From Charonne to Vitry (1981)

Writ­ten after the Vit­ry-sur-Seine and Mon­tigny-lès-Cormeilles “affairs,” and pub­lished in Le Nou­v­el Obser­va­teur, no. 852 (March 9, 1981), this arti­cle earned my expul­sion from the French Com­mu­nist Par­ty (PCF) at the time (of which I had been a mem­ber since 1961), via a res­o­lu­tion of the Paris Fed­er­al Com­mit­tee passed the same day and which appeared in L’Humanité on March 10, 1981. It also prompt­ed two clar­i­fi­ca­tions I must note: one is from Hen­ri Alleg, con­cern­ing the cir­cum­stances sur­round­ing the pub­li­ca­tion of La Ques­tion in 1958 (see L ’Human­ité, March 18, 1981), and the oth­er is from Mme. Béa­trice Mail­lot con­cern­ing her brother’s engage­ment on the side of the FLN, and the rela­tion­ships between the Com­mu­nist Par­ty of Alge­ria and the PCF (see Le Nou­v­el Obser­va­teur, no. 853, March 16, 1981). The arti­cle was repub­lished in Les fron­tières de la démoc­ra­tie (Paris: Edi­tions La Décou­verte, 1992).

Racist, the par­ty of Mous­sa Konaté1 and Hen­ri Alleg, the par­ty of those who died at Charonne, to whom Com­mu­nist deputies have asked that we final­ly erect a com­mem­o­ra­tive mon­u­ment? Antiracist, the par­ty of Guy Poussy2 and Paul Mer­cieca, the orga­niz­ers of the bull­doz­er oper­a­tion at Vit­ry, the par­ty of Robert Hue, who used an Alger­ian fam­i­ly to pit a small city against anoth­er fam­i­ly of Moroc­can work­ers? No com­mu­nist today can avoid this ques­tion.

I was not in the streets, near the Charonne metro sta­tion, on Feb­ru­ary 8, 1962. A month and a half pri­or, on Decem­ber 19, dur­ing the first of the tru­ly mas­sive unit­ed demon­stra­tions against the OAS, against the attacks by de Gaulle and Debré, and for imme­di­ate peace in Alge­ria, the spe­cial brigades of [Mau­rice] Papon’s pre­fec­ture, armed with their “wid­gets,” from those mus­kets to the iron cross­es they used as clubs, sent me to the ground along with dozens oth­er mem­bers of the Com­mu­nist Youth’s ser­vice d’ordre. There were no deaths (yet) that day. Among the wound­ed, some man­aged to be car­ried to the hos­pi­tal by com­rades, by anony­mous friends who emerged from the great fra­ter­nal crowd. Oth­ers, “round­ed up” by the police, were trans­port­ed first to Beau­jon Hos­pi­tal, where they were spe­cial­ly “looked after.” The same was the case on Feb­ru­ary 8, and sev­er­al times since. I can still recall, in the moment the cops charged, that calm assur­ance of a group of work­ers in the CGT’s [the Gen­er­al Con­fed­er­a­tion of Labor] ser­vice d’ordre, spread­ing through­out our dis­ori­ent­ed ranks to lead us, know­ing by instinct and expe­ri­ence that there would be few­er and less seri­ous injuries in a resis­tant crowd than in a fear­ful crowd that seeks to flee. And I remem­ber that remark from an intern at Saint Antoine hos­pi­tal, upon see­ing me arrive with blood on my head: “Serves him right. What was he going to do about it?”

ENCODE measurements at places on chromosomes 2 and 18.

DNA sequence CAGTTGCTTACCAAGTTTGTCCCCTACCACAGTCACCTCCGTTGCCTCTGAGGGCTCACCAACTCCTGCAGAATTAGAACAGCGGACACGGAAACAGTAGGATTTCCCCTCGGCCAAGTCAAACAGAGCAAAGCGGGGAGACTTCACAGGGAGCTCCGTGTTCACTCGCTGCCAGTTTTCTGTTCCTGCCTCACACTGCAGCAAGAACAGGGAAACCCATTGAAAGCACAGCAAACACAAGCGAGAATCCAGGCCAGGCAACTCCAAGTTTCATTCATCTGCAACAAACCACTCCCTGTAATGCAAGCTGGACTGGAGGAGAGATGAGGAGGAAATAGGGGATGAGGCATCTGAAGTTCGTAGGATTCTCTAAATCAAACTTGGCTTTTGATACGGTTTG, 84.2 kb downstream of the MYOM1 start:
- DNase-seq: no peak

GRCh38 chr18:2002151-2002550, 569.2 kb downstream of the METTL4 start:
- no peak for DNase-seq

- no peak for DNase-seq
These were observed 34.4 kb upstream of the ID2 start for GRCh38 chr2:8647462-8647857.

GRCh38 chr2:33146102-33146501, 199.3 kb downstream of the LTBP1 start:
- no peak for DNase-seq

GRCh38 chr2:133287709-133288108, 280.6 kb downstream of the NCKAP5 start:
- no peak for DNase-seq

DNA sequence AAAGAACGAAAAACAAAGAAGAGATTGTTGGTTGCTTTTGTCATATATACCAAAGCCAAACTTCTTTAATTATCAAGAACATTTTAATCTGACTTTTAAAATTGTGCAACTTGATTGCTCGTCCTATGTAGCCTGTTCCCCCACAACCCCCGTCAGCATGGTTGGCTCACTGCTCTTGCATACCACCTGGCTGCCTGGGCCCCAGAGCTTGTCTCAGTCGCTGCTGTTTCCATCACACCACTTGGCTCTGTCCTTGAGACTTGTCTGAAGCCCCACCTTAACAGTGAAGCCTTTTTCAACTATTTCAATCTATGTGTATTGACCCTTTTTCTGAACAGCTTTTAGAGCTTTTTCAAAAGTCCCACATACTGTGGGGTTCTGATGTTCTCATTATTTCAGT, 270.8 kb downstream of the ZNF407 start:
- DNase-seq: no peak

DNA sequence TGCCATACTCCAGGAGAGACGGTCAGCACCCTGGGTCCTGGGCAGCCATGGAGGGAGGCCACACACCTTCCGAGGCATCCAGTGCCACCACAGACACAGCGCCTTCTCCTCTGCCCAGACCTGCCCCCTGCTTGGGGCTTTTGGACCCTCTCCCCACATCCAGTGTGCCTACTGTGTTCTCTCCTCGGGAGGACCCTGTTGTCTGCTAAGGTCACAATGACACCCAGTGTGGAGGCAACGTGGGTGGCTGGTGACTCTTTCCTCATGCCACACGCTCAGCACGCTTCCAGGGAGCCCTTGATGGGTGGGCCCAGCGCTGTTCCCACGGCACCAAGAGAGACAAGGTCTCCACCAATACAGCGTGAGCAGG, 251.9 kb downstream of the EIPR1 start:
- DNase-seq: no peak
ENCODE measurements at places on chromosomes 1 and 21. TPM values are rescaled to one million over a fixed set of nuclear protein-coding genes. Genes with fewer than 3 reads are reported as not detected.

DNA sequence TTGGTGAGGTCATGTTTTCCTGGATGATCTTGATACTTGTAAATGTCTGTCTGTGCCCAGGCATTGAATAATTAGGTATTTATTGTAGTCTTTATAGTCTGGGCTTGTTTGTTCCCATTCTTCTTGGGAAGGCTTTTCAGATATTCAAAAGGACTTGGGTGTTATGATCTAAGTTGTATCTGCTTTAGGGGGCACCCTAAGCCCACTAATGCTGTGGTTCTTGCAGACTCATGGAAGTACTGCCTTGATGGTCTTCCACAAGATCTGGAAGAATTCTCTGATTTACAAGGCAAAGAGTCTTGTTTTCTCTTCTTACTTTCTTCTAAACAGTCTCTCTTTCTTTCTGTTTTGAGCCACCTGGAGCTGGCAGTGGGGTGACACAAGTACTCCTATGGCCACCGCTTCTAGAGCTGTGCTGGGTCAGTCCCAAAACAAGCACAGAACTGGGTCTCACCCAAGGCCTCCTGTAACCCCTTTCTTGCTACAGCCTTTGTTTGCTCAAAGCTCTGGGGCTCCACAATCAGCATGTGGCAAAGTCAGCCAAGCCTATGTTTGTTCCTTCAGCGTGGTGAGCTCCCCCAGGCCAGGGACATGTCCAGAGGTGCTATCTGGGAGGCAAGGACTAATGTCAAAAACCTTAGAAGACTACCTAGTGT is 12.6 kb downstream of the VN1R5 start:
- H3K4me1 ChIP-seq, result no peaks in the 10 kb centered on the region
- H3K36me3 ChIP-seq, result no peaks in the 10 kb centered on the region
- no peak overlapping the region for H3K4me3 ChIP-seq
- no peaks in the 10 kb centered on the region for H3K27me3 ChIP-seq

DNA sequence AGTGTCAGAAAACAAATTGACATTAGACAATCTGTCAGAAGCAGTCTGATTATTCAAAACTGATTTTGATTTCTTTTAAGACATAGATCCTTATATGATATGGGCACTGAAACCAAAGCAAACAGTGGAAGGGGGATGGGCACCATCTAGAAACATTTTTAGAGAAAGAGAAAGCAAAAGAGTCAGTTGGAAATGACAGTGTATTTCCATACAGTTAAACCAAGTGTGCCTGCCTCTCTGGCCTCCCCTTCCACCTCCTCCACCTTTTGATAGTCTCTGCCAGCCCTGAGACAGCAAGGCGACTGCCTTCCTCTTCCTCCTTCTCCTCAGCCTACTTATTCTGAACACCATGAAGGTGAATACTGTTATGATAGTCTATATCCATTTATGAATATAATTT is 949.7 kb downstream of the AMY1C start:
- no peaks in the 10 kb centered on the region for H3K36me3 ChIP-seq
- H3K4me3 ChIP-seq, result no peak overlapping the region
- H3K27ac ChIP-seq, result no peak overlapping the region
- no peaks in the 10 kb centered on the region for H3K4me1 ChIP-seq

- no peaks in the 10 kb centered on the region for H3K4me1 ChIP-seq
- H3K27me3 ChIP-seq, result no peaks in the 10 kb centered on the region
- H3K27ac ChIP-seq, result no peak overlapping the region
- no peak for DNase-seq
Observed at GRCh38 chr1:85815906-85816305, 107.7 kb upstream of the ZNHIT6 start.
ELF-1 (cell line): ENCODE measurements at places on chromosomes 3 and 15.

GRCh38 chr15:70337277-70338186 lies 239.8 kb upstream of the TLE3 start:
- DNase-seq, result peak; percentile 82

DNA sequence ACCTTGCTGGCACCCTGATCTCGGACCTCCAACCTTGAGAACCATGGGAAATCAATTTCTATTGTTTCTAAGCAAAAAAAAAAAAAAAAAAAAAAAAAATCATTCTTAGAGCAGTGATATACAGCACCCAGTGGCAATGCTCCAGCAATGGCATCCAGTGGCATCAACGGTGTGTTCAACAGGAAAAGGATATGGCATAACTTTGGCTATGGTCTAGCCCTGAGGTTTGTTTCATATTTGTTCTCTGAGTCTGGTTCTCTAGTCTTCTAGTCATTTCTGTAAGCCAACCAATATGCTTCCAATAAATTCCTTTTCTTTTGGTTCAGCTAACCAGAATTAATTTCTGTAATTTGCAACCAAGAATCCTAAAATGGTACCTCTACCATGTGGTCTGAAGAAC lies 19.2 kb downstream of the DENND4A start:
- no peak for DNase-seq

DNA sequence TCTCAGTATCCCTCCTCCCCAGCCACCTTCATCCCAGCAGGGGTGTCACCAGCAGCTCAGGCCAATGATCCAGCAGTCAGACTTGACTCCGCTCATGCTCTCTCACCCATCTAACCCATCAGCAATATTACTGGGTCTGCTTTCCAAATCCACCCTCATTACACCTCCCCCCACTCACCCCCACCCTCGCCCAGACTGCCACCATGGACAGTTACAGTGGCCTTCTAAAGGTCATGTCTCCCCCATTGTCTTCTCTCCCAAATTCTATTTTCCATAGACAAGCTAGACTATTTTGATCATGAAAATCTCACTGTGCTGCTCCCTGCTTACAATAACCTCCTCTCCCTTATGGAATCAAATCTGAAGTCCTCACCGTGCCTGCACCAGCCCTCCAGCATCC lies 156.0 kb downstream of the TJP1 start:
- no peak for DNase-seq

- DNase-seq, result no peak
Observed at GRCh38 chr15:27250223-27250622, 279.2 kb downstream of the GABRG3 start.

What were we going to do? We knew bet­ter than him, poor par­rot of his class dis­course, iso­lat­ed from his gen­er­a­tion, in a his­tor­i­cal peri­od when all the youth, work­ers, and even the bour­geoisie, felt it nec­es­sary to take a side against racism, impe­ri­al­ism, and war. Sev­er­al weeks lat­er, work­ers, employ­ers, stu­dents, teach­ers, num­ber­ing any­where from 800,000 to a mil­lion, took to the streets to bury the eight peo­ple who died at Charonne – sev­en of whom were com­mu­nists – and block the streets. Who could pre­tend that those eight peo­ple, and the mil­lion who came out, did not have an impact on those in pow­er when they made the deci­sion to aban­don their dou­ble game and rec­og­nize the Alger­ian FLN’s demand to gov­ern its own coun­try?

I am not recall­ing these expe­ri­ences to sum­mon the roman­ti­cism of youth­ful mem­o­ries, but to pro­vide some ref­er­ence points for thought. I think that these ref­er­ence points are nec­es­sary today, when for men and women of this coun­try and else­where, the French Com­mu­nist Par­ty (PCF) might rather con­jure the image of a bull­doz­er dump­ing heaps of soil in front of a house in the ban­lieues, where a hun­dred or so Malian work­ers, unwel­come every­where else, had set­tled.

To the ques­tion on everyone’s minds and lips – “How did the Par­ty come to this?” – I chal­lenge the notion that one can pro­vide a sim­ple, black and white answer. For some, it is the eter­nal “red fas­cism” that had final­ly showed its naked truth. For oth­er, first of all those in its own ranks, it was unex­pect­ed, the stu­pe­fac­tion of a bru­tal rever­sal to what they had always believed: the Par­ty had “fun­da­men­tal­ly changed…” Not to men­tion those who only saw it as one episode, a more or less explic­a­ble result of pre-elec­tion one-upman­ship in these dif­fi­cult times we are going through. But if we wish to under­stand this event, if we want to act while there is still time, it is not enough to resort to a for­mu­la. And we must not only talk about the present moment, not only about immi­grants and red sub­urbs, or youth and drugs – but also about the Party’s anti­colo­nial­ism and the form it has tak­en in the recent past, now repressed and cov­ered over by myths.